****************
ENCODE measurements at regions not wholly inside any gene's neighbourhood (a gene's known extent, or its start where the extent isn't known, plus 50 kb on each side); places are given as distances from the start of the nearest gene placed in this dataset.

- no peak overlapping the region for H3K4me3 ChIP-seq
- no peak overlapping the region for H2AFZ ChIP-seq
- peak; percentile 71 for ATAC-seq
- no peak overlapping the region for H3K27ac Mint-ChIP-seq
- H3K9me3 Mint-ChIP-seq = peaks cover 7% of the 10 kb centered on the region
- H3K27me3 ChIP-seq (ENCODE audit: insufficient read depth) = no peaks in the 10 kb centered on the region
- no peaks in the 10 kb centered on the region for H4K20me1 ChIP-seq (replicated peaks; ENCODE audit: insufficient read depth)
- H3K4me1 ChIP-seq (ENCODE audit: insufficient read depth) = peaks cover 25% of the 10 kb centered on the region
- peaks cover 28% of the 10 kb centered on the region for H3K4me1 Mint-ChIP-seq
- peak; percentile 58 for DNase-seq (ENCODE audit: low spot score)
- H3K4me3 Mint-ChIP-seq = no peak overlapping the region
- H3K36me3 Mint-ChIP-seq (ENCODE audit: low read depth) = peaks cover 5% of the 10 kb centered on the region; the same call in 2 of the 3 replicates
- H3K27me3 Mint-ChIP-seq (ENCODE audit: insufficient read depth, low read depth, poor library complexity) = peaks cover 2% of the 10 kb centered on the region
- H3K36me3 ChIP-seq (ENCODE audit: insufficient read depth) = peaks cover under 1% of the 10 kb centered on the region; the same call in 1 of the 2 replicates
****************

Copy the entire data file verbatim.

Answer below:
ENCODE measurements at regions not wholly inside any gene's neighbourhood (a gene's known extent, or its start where the extent isn't known, plus 50 kb on each side); places are given as distances from the start of the nearest gene placed in this dataset.

- no peak overlapping the region for H3K4me3 ChIP-seq
- no peak overlapping the region for H2AFZ ChIP-seq
- peak; percentile 71 for ATAC-seq
- no peak overlapping the region for H3K27ac Mint-ChIP-seq
- H3K9me3 Mint-ChIP-seq = peaks cover 7% of the 10 kb centered on the region
- H3K27me3 ChIP-seq (ENCODE audit: insufficient read depth) = no peaks in the 10 kb centered on the region
- no peaks in the 10 kb centered on the region for H4K20me1 ChIP-seq (replicated peaks; ENCODE audit: insufficient read depth)
- H3K4me1 ChIP-seq (ENCODE audit: insufficient read depth) = peaks cover 25% of the 10 kb centered on the region
- peaks cover 28% of the 10 kb centered on the region for H3K4me1 Mint-ChIP-seq
- peak; percentile 58 for DNase-seq (ENCODE audit: low spot score)
- H3K4me3 Mint-ChIP-seq = no peak overlapping the region
- H3K36me3 Mint-ChIP-seq (ENCODE audit: low read depth) = peaks cover 5% of the 10 kb centered on the region; the same call in 2 of the 3 replicates
- H3K27me3 Mint-ChIP-seq (ENCODE audit: insufficient read depth, low read depth, poor library complexity) = peaks cover 2% of the 10 kb centered on the region
- H3K36me3 ChIP-seq (ENCODE audit: insufficient read depth) = peaks cover under 1% of the 10 kb centered on the region; the same call in 1 of the 2 replicates